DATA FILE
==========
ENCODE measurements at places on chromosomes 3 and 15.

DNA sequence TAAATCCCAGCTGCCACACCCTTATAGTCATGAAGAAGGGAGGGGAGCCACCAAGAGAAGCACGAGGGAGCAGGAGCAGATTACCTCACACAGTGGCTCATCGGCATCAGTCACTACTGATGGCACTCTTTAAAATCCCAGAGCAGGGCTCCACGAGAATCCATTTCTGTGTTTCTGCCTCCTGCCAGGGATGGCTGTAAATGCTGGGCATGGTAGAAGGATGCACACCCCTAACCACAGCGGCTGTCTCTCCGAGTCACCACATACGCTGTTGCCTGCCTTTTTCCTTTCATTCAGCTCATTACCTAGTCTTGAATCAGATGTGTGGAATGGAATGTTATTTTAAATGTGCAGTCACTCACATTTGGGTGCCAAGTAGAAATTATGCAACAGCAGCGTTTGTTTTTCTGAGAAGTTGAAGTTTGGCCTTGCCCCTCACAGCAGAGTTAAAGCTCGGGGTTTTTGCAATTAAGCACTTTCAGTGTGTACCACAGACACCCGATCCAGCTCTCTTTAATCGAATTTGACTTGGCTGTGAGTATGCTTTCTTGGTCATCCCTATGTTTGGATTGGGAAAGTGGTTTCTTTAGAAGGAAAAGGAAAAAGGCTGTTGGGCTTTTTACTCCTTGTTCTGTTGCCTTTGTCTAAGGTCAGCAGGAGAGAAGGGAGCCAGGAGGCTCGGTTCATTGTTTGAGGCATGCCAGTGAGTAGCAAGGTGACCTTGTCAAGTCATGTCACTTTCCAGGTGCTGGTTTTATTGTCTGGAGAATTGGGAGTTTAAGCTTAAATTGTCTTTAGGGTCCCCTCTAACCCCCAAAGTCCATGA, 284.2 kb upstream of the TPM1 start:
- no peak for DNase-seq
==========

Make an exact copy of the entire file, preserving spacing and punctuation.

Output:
ENCODE measurements at places on chromosomes 3 and 15.

DNA sequence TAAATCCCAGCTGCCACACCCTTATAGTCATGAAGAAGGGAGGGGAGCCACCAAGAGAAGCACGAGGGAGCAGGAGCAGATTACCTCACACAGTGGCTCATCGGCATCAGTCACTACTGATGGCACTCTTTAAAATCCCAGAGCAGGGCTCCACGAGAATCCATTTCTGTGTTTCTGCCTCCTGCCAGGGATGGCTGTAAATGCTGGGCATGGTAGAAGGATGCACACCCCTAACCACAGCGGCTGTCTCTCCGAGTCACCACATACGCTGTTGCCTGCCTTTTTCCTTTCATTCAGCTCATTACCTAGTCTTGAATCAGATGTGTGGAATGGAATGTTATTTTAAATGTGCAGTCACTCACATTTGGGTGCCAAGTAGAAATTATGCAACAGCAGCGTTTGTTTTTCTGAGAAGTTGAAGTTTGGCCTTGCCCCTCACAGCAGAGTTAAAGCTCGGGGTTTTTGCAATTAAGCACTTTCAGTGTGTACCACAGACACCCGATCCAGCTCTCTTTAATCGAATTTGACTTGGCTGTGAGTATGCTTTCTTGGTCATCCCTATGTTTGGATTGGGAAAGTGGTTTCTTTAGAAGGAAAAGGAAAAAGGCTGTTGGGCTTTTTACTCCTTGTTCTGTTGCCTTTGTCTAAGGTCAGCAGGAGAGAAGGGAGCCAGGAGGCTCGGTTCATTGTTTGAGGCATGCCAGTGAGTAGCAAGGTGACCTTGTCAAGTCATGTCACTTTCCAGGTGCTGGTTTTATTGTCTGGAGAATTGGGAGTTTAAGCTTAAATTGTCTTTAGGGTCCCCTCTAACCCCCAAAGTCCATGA, 284.2 kb upstream of the TPM1 start:
- no peak for DNase-seq